This set of webpages is my attempt to organize my notes on early Russian clothing. As such, it is a work-in-progress and the information is often incomplete and sometimes contradictory. It is published "on-line" as an invitation for others to share information that I don't have (Thank you!) and to help others who are treading the same ground I already have.
It may seem repetitive at times, when I have a paragraph about an item based on Pushkareva, followed by a paragraph with slightly different information from Stamerov. But I have found it useful to carefully indicate where the different information came from, so I can double check it later or make judgements based on the reliability of the source.
Since the terminology of ancient clothing is often controversial, authors frequently seem to use different terms for the same garment. This is why I set up the "layers" system of organization, so that similar garments being used in similar ways would be discussed on the same page for comparison. The terms svita and shuba are an example of garments that have a lot of similarities and may (or may not) be overlapping terms. (I've noticed that Russian researchers tend to be splitters rather than lumpers.)
Fabrics and Furs
Colors and Dyes
Decoration and Ornament
Collars, Cuffs, Voshvy, Borders
Belts, Purses, Gloves, Mittens
Clothing in early Rus', as in other
cultures, reflected societal norms, and the individual's originality and
conception of beauty, and indicated rank, wealth, profession, family
status and locality. (Pushkareva97)
Rus had close political, economic, and cultural ties with the Byzantine empire which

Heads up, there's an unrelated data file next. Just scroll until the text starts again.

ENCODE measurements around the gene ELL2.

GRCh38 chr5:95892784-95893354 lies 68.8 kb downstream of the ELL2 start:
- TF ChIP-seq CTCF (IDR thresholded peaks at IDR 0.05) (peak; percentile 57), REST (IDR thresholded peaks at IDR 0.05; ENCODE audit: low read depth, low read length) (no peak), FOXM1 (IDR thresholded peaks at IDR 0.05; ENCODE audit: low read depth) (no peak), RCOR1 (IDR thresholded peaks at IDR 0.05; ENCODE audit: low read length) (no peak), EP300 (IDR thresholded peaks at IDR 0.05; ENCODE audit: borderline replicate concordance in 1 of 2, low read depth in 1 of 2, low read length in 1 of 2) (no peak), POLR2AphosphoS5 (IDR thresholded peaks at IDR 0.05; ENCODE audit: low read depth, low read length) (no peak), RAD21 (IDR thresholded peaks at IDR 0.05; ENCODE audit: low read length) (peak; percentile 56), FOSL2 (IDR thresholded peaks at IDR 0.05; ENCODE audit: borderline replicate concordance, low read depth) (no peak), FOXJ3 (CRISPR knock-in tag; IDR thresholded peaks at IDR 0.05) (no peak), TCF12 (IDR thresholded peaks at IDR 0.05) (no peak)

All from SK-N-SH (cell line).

had a noticeable (but fiercely debated) affect on the form of clothing in Ancient Rus,
particulalry for the upper classes. At the same time, Rus was not isolated from Europe,
the controversial Viking origin of the Rus rulers, the interaction with Finnish neighbors
in the north, and trade with Western Europe meant that clothing in Rus was not completely
isolated from styles in the rest of Europe.
The climate of Rus was fairly cool. Long winters and cool summers made closed up clothing
with many layers and furs practical. (Kireyeva)
In distinction from peasants - city dwellers and the representatives
of the ruling class were "all in boots". The leather shoes of the
10-13th cent. - porshni, soft shoes, "half boots" and boots without heel
and stiff base - were cut simply and crudely, but then brightly colored.
In general, the garments of nobility had more detail
than those of the lower classes. (Pushkareva97) The clothing of the
representatives of the feudal nobility also had more items in each of
the layers of clothing. (Pushkareva89)
Aristocratic ceremonial clothing also demonstrated wealth with
multicolored cloth, silver and gold embroidery and expensive furs. One
princess owned a red coat lined with fox fur when a single fox pelt